Another experienced national Republican bites the dust—and John Kasich may be standing to benefit.
This morning, Sen. Lindsey Graham of South Carolina announced he will suspend his presidential campaign—and while it means very little to the actual race for the White House, it frees up donors and supporters that have been anxiously watching from the sidelines.
While the voter support Graham commanded was negligible—in his home state, the RealClearPolitics polling average gave him just 1.7 percent of the vote—the donor and legislator deference he commanded is important.
Ohio Gov. John Kasich’s campaign already got a boost from Graham’s departure.
Just a few hours after the senator ended his campaign, two state senators announced their endorsement of Kasich. Paul Campbell, one of the senators, told The Daily Beast that he’d held off on endorsing Kasich while Graham was in the race.
“If Lindsey had stayed in, I would certainly have been behind Lindsey 100 percent,” he said. “Lindsey is a great senator from South Carolina, he’s my friend. If Lindsey had stayed in I would be with him all the way. But Kasich, I think, is a fabulous candidate.”
Palmetto State operatives said that many other donors, organizers, and legislators are in the same position. Though he never had the polling numbers to make it to the mainstage of the debates, he still enjoys widespread respect.
“There’s been a tremendous hesitance in the donor and elected official community to support anyone other than Lindsey, out of respect for him,” said Robert Cahaly, an Atlanta-based Republican consultant who does a lot of work in South Carolina. “In many ways, today is like the kickoff in the ballgame that is South Carolina.”
Rick Perry’s former South Carolina state director, Katon Dawson, made the same point.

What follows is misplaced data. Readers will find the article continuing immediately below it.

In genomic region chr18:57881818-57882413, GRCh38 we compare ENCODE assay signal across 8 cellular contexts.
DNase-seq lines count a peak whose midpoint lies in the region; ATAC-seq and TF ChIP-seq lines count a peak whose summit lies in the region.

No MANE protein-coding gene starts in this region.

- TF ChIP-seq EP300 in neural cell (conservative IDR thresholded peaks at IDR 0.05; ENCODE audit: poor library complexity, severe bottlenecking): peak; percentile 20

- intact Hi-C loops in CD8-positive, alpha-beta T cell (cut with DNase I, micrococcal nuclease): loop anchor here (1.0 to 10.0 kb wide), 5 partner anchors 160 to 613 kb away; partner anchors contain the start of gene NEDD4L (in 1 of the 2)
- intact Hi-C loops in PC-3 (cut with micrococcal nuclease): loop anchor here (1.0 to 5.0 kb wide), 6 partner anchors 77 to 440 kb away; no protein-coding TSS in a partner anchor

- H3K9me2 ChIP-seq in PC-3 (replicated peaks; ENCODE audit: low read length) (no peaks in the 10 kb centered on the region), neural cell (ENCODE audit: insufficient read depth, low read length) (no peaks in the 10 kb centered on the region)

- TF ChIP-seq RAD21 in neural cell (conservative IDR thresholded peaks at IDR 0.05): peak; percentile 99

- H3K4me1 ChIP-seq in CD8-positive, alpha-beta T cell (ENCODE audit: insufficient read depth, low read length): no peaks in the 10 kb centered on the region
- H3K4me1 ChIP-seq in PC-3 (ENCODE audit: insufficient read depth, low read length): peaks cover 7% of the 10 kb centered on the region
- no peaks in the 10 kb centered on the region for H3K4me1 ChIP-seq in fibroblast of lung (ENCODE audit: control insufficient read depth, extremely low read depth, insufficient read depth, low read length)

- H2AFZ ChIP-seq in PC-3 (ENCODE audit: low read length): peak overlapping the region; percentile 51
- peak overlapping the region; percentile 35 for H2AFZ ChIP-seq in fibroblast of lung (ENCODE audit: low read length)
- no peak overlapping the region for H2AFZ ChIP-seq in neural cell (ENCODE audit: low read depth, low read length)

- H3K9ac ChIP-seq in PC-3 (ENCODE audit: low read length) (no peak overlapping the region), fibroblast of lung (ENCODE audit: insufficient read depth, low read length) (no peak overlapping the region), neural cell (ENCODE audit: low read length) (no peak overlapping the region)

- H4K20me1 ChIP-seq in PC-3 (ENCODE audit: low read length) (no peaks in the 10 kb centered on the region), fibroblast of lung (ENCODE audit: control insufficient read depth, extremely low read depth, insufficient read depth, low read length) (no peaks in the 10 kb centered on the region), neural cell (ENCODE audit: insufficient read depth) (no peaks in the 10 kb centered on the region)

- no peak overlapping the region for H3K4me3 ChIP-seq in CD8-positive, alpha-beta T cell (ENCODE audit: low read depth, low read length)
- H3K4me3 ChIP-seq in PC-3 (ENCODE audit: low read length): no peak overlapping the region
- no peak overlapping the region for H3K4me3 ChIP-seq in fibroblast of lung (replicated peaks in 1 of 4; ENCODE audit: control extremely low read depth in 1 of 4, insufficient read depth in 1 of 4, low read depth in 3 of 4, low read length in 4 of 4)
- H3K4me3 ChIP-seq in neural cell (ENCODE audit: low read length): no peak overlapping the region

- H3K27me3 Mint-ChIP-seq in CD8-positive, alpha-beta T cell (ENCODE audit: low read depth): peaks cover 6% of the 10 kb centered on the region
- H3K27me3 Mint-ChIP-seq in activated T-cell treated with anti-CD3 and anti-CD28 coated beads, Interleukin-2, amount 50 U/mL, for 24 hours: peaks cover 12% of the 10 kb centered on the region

“I think what people are missing is that Lindsey’s endorsement here is probably gonna matter when we get closer to the race and closer to the January and February debates,” he said.
Graham dropped out on the last day that the state party promised it could take candidates’ names off the presidential ballot—sparing himself the embarrassment of anemic voter support in his home state.
And he was never even competitive. He had trouble in his own Senate primary last year, facing a bevy of far-right challengers who spooked the senator’s allies with fears of a runoff. Graham narrowly evaded that fate, pulling in just 55 percent of the vote. And as one of the few 2016 contenders to express concerns about climate change and push for comprehensive immigration reform, he was uniquely ill-suited to compete in a primary field dominated by anti-immigration sentiment. That said, structural changes in how the primary played out hobbled him even further.
“I am disappointed that the networks used national polling to set debate criteria,” said Matt Moore, the chairman of the South Carolina Republican Party. “It hurt candidates who were well organized in Iowa, New Hampshire, and South Carolina, and to some degree it upended a lot of assumptions about how to win the nomination.”
In effect, the primary system has become about snagging cable news headlines and winning support from Republican voters around the country, rather than state-by-state brawls for support.
Graham is just the latest in a slough of experienced and nationally known Republican figures to prove utterly uncompetitive in this bizarro election. Govs. Scott Walker and Rick Perry, of course, flamed out in a way nobody would have predicted two years ago.
Graham’s demise is one more indicator that this is Trump’s party, and Establishment Republicans are just living in it.